Today we celebrate the death of two criminals. At least according to the officials of the Roman Empire, they were criminals. They spent a great deal of their life, in and out of prisons of various forms. They were finally executed in the city of Rome. Since both dedicated their lives to the proposition that a man who had been executed by the Roman authorities, in the most brutal form of execution available to the Romans, was the redeemer of the world, it is hardly surprising that they should themselves be brought to a similar end. What gives us the right to celebrate these two criminals? This is not a simple question. What we can say right away is that the proposition that no one can ever break the law, even for a just purpose cannot be held by Christians. Our religion was founded by people who refused to obey the instructions of various authorities and who paid a price for this. I am careful to say, 'a' price, rather than 'the' price, which might imply that the punishments meted out to Peter and Paul were just, even by the standards of Roman and Jewish law.
There are two ways to rightfully break the law. One is when we are refusing to do some evil which the law or the will of the authorities is trying to make us to do. The other is when we are trying to do some good where the law prevents us. This justification for doing good is more difficult to establish, than for not doing evil. It has to be a compelling good, one which no one would reasonably refuse to do. Often enough there may be good reasons why actions are forbidden. Sometimes there aren't good reasons but it may be best to observe the law in the hope of it being changed. When we choose to break the law, we must always try to do it in a way that does not destroy the law.
What about our two criminals then? We revere them as great saints. St Peter with St John explains his disobedience to the temple authorities in these words, 19 But Peter and John answered them, 'Whether it is right in God's sight to listen to you rather than to God, you must judge;
for we cannot keep from speaking about what we have seen and heard.' (Act 4:19-20)
Neither St Peter or St Paul were trying to destroy the law. St Paul is very careful to maintain his rights as best he can. When about to be flogged, he asks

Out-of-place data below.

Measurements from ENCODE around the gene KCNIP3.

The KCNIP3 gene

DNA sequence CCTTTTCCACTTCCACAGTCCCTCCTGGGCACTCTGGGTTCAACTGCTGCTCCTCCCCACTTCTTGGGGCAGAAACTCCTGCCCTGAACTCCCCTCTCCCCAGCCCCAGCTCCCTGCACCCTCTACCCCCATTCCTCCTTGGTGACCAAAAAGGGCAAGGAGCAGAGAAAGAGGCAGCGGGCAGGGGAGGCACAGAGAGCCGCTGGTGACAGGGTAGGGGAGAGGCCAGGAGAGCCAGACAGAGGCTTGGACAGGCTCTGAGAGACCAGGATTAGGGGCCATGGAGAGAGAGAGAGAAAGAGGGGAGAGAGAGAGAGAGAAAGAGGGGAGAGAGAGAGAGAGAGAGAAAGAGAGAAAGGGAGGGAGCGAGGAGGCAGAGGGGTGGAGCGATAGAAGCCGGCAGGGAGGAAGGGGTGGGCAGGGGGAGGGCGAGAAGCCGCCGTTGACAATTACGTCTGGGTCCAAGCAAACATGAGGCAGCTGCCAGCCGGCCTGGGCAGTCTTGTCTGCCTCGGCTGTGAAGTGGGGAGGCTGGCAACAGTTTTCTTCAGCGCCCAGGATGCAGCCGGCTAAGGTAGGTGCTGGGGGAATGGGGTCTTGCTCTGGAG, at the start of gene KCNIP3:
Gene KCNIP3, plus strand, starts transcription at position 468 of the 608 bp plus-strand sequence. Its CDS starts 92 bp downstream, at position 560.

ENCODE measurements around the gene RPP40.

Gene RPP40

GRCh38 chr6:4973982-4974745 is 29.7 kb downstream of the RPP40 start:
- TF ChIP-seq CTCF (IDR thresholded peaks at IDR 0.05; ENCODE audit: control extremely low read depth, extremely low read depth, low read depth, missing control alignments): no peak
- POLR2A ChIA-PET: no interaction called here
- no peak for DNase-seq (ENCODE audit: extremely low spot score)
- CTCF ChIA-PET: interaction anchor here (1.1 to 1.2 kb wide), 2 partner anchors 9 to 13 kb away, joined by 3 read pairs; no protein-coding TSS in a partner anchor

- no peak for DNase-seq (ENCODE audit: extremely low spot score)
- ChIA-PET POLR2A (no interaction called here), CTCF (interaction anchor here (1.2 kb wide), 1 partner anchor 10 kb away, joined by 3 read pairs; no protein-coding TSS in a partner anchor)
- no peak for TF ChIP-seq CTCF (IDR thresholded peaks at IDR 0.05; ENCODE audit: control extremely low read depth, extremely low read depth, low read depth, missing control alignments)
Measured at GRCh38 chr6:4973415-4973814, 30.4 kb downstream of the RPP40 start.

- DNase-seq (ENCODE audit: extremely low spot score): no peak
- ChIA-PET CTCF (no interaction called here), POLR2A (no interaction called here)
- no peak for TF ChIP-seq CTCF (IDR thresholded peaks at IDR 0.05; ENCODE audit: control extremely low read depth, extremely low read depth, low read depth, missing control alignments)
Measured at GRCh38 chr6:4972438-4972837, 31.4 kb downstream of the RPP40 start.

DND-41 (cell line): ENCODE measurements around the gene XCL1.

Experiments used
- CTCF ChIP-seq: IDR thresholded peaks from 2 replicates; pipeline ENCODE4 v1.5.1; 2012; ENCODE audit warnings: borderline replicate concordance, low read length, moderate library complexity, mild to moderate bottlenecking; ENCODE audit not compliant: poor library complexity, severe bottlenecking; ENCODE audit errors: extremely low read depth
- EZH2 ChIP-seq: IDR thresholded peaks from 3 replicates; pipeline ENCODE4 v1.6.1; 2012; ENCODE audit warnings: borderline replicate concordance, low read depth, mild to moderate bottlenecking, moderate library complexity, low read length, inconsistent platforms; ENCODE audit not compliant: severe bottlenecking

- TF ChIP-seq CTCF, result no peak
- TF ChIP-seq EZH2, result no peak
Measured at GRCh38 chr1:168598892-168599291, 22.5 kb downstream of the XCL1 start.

'Is it permissible for you to beat a Roman man who is not condemned?' (Act 22:25 ).
St Paul is not trying to destroy the law. St Paul in fact allows the law to bring him to Rome, when he appeals to Caesar and has to be sent to Rome, even though, if he had not, he could have been released. In Jerusalem having upbraided Ananias for his breaking of the law by having him struck, St Paul then apologizes because he had not realized he was the high priest, and quotes Torah about the need to respect authority. (Acts 23:5).
St Peter and St Paul are not lawless. They are impelled by a specific impulse to tell a specific truth that cannot be hidden, or suppressed. There is a Greek word which describes this impulse. It is the word 'parrhesia', which means the ability to speak the truth, literally to say everything. It is a key word in the Acts. St Peter speaks with parrhesia at Pentecost (2:29). They Church in Jerusalem ask for the gift of parrhesia, (4:29) and at the end of the Acts when St Paul is in Rome, awaiting his trial, he is able to teach with parrhesia (28:31). Sometimes prison might be the best place from which to teach the truth. Many of the works which have changed our world have been written in or about unjust imprisonment. Parrhesia is knows no barriers, because it is the truth of God, spoken by the power of God. Today our beloved criminals teach us not just the truth but how to preach it.
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